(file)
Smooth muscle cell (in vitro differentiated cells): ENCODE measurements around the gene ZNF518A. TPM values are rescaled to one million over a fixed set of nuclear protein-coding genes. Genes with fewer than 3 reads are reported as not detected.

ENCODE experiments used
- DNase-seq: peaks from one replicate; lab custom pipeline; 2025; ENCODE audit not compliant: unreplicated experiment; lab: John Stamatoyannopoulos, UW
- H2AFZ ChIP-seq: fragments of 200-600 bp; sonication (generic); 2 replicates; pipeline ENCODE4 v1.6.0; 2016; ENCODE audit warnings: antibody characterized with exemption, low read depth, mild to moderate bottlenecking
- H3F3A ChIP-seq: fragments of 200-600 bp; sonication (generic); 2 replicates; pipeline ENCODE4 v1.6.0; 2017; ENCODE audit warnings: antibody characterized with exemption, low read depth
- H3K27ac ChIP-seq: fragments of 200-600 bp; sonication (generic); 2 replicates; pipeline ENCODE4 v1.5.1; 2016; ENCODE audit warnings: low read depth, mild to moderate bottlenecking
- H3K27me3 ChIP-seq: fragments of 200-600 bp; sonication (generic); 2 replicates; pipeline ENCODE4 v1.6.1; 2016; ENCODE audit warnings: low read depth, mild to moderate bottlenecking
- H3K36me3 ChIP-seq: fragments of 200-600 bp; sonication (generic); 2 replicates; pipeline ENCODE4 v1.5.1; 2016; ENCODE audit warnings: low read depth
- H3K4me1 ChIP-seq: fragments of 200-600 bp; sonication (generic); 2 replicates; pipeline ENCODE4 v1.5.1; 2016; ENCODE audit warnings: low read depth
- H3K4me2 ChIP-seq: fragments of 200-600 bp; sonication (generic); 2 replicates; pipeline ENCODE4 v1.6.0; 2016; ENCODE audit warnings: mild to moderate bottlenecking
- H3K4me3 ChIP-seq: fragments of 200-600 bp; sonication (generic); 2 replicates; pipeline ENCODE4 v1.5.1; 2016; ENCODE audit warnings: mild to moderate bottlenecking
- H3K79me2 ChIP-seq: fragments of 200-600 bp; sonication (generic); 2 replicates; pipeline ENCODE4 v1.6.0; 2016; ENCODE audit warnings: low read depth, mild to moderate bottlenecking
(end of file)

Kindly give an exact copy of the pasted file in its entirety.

Smooth muscle cell (in vitro differentiated cells): ENCODE measurements around the gene ZNF518A. TPM values are rescaled to one million over a fixed set of nuclear protein-coding genes. Genes with fewer than 3 reads are reported as not detected.

ENCODE experiments used
- DNase-seq: peaks from one replicate; lab custom pipeline; 2025; ENCODE audit not compliant: unreplicated experiment; lab: John Stamatoyannopoulos, UW
- H2AFZ ChIP-seq: fragments of 200-600 bp; sonication (generic); 2 replicates; pipeline ENCODE4 v1.6.0; 2016; ENCODE audit warnings: antibody characterized with exemption, low read depth, mild to moderate bottlenecking
- H3F3A ChIP-seq: fragments of 200-600 bp; sonication (generic); 2 replicates; pipeline ENCODE4 v1.6.0; 2017; ENCODE audit warnings: antibody characterized with exemption, low read depth
- H3K27ac ChIP-seq: fragments of 200-600 bp; sonication (generic); 2 replicates; pipeline ENCODE4 v1.5.1; 2016; ENCODE audit warnings: low read depth, mild to moderate bottlenecking
- H3K27me3 ChIP-seq: fragments of 200-600 bp; sonication (generic); 2 replicates; pipeline ENCODE4 v1.6.1; 2016; ENCODE audit warnings: low read depth, mild to moderate bottlenecking
- H3K36me3 ChIP-seq: fragments of 200-600 bp; sonication (generic); 2 replicates; pipeline ENCODE4 v1.5.1; 2016; ENCODE audit warnings: low read depth
- H3K4me1 ChIP-seq: fragments of 200-600 bp; sonication (generic); 2 replicates; pipeline ENCODE4 v1.5.1; 2016; ENCODE audit warnings: low read depth
- H3K4me2 ChIP-seq: fragments of 200-600 bp; sonication (generic); 2 replicates; pipeline ENCODE4 v1.6.0; 2016; ENCODE audit warnings: mild to moderate bottlenecking
- H3K4me3 ChIP-seq: fragments of 200-600 bp; sonication (generic); 2 replicates; pipeline ENCODE4 v1.5.1; 2016; ENCODE audit warnings: mild to moderate bottlenecking
- H3K79me2 ChIP-seq: fragments of 200-600 bp; sonication (generic); 2 replicates; pipeline ENCODE4 v1.6.0; 2016; ENCODE audit warnings: low read depth, mild to moderate bottlenecking